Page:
result of testimony [he] ha[s] given.” ECF No. 1307 at 2. Mr, Lazarenko reports that Mr. Kiritchenko has asserted that such concerns are based on Mr. Kiritchenko’s fear of harassment from
certain individuals in Ukraine as a result of the release of his testimony. ECF No. 1297 at 7. Courts
have recognized in other contexts that the fear that threats or harassment will result from the disclosure of information can “raise[ ] a measurable privacy concern that must be weighed against
the public’s interest in disclosure.” Wood v. F.B.I., 432 F.3d 78, 88 (2d Cir. 2005) (Freedom of
Information Act (“FOIA”) case)); see also Forest Serv. Emps. for Env’t Ethics v. U.S. Forest Serv.,
524 F.3d 1021, 1026 (9th Cir. 2008) (concluding that “the avoidance of harassment is a cognizable
privacy interest” under a FOIA exemption).
However, vague, conclusory assertions of potential threats, without any evidence supporting a specific fear based on the release of the documents at issue, like Mr. Kiritchenko’s concerns
here, are not sufficient to weigh in favor of nondisclosure. See Grynberg v. BP P.L.C., 205 F.
Supp. 3d 1, 4 (D.D.C. 2016) (“Such ‘vague assertions’ . . . do not convince the Court that the
disputed documents should be sealed.”); see also, e.g., United States v. Antar, 38 F.3d 1348, 1363
(3d Cir. 1994) (unsealing jury voir dire transcripts after trial because there was no evidence that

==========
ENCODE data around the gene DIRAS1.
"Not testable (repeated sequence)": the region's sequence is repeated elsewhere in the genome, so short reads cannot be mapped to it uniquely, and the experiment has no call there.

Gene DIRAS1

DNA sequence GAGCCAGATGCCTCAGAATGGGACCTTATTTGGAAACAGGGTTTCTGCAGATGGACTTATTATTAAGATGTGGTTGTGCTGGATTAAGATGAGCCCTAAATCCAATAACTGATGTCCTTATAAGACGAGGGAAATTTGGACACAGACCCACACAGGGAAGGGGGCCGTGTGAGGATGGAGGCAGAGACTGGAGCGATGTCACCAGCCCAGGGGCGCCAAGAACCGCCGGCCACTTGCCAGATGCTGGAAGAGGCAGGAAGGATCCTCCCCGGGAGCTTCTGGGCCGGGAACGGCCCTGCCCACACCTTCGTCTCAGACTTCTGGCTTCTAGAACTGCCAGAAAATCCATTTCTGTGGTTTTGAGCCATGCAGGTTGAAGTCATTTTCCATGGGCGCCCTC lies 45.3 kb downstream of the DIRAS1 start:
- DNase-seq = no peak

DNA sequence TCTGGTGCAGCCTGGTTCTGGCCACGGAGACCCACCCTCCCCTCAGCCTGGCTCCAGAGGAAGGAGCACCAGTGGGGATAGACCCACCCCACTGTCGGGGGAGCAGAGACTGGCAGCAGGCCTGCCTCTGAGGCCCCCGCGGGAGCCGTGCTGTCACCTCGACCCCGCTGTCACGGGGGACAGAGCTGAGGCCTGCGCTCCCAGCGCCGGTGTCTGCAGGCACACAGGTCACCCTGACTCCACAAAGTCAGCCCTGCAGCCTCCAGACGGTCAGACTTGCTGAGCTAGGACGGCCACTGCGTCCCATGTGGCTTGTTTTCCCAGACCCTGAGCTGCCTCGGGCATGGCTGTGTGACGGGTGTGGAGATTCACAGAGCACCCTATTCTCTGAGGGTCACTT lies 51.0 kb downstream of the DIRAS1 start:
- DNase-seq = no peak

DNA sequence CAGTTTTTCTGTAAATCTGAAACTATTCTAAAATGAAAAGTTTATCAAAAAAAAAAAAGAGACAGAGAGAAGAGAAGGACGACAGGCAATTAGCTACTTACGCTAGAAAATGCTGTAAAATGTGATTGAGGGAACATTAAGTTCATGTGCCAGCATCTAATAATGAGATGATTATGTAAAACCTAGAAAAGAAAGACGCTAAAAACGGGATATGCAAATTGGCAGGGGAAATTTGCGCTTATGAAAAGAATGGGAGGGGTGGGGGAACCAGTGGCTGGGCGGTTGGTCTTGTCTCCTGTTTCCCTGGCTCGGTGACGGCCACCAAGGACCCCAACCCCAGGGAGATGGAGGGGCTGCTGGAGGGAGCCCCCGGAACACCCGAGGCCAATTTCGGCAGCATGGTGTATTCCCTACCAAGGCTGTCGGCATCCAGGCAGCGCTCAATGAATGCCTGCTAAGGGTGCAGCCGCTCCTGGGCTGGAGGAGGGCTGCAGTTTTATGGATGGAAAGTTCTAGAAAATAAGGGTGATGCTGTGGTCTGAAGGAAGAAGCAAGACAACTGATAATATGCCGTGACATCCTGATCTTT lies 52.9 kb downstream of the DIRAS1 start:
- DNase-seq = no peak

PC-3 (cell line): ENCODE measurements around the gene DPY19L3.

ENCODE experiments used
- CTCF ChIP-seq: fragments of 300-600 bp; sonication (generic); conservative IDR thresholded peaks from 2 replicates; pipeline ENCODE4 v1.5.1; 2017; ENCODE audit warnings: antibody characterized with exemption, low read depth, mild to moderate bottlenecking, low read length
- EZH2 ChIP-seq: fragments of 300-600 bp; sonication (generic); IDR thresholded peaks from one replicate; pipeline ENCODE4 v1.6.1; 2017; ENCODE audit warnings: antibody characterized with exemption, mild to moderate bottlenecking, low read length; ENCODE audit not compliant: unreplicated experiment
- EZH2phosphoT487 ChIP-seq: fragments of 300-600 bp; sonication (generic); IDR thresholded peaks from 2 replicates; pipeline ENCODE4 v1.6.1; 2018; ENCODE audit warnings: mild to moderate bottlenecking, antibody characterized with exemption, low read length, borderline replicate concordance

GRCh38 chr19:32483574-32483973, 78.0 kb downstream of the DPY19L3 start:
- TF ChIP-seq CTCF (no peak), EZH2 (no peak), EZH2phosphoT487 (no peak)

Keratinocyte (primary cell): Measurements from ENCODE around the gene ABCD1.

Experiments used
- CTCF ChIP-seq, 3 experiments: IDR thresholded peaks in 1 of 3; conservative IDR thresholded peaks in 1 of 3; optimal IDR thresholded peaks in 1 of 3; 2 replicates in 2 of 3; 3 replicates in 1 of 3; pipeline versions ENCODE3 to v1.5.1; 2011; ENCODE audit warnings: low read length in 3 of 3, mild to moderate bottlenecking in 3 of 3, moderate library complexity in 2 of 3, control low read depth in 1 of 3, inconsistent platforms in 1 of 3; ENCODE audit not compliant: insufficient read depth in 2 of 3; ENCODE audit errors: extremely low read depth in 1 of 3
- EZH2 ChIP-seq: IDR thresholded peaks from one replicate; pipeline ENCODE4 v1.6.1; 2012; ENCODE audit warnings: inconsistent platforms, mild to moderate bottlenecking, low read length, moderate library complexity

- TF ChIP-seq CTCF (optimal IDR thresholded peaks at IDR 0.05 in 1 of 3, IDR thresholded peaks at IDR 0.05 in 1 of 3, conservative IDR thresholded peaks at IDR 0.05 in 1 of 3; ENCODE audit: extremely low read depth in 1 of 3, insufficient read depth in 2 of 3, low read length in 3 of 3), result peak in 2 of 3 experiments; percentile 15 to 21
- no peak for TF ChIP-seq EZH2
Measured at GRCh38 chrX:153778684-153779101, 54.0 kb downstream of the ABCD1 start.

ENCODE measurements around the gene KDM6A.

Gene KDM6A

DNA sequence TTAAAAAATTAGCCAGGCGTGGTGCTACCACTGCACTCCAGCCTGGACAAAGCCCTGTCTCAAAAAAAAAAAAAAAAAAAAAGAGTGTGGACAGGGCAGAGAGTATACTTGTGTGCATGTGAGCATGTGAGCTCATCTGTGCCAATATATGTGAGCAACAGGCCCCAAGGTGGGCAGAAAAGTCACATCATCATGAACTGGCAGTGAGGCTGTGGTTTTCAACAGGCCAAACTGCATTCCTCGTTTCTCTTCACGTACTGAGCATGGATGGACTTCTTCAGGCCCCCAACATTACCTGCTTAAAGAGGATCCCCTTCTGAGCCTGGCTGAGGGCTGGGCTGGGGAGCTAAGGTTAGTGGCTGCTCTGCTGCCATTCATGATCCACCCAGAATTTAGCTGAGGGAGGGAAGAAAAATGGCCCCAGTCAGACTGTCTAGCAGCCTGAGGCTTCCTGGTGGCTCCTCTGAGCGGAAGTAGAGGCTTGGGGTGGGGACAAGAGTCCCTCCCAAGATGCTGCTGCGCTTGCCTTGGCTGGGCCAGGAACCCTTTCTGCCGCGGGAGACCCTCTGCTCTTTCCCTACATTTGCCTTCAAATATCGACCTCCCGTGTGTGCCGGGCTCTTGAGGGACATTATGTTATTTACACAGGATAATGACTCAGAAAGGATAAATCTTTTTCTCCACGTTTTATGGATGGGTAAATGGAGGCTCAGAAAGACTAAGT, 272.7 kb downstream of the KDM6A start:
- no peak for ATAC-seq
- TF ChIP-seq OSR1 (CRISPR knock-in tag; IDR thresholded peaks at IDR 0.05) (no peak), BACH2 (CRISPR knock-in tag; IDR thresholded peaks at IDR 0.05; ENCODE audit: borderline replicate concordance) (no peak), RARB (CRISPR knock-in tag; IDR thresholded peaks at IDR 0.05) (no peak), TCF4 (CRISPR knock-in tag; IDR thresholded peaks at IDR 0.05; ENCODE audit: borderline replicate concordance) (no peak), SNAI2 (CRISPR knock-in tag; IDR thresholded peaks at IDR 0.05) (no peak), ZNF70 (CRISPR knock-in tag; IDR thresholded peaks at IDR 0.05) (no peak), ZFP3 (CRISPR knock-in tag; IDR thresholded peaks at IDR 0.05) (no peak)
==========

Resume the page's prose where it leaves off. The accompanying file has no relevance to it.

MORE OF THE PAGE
“jurors were being harassed or that a threat of undue harassment was impending,” and the “concern with harassment was hypothetical”); Stein v. CIA, 454 F. Supp. 3d 1, 33 (D.D.C. 2020) (holding, in a FOIA case, that the government’s unsupported and conclusory assertion that release of
information could subject an individual “to unwanted attention or harassment” was insufficient to
protect that information from disclosure); In re Up N. Plastics, Inc., 940 F. Supp. 229, 234 (D.
Minn. 1996) (finding an unsupported, “speculative” fear that releasing a search warrant affidavit
might expose cooperating witnesses to harassment or intimidation insufficient to merit “the extraordinary measure of sealing the court’s records”). Importantly, this is not a situation in which
unsealing the material at issue would expose the role of a previously-undisclosed cooperating government witness in a criminal trial. Rather, Mr. Kiritchenko’s role and testimony in Mr. Lazarenko’s criminal trial has been in the public domain for over fifteen years. Indeed, Mr. Kiritchenko
himself based his claim for restitution largely on matters discussed in that testimony, some of
which are also included in the deposition excerpts he seeks to shield here. See, e.g., Lazarenko,
555 F. Supp. 2d at 1032–33. What the public record apparently lacks is a handful of details in the
deposition excerpts that—as best the Court can determine—were not included in his prior testimony or other publicly-available statements. But Mr. Kiritchenko does not explain how placing
those additional details in the public record will make him more a target of threats and harassment
than he alleges he already is. Therefore, the Court here finds that Mr. Kiritchenko’s privacy and
property interests in the continued sealing of the deposition testimony at issue here are weak. This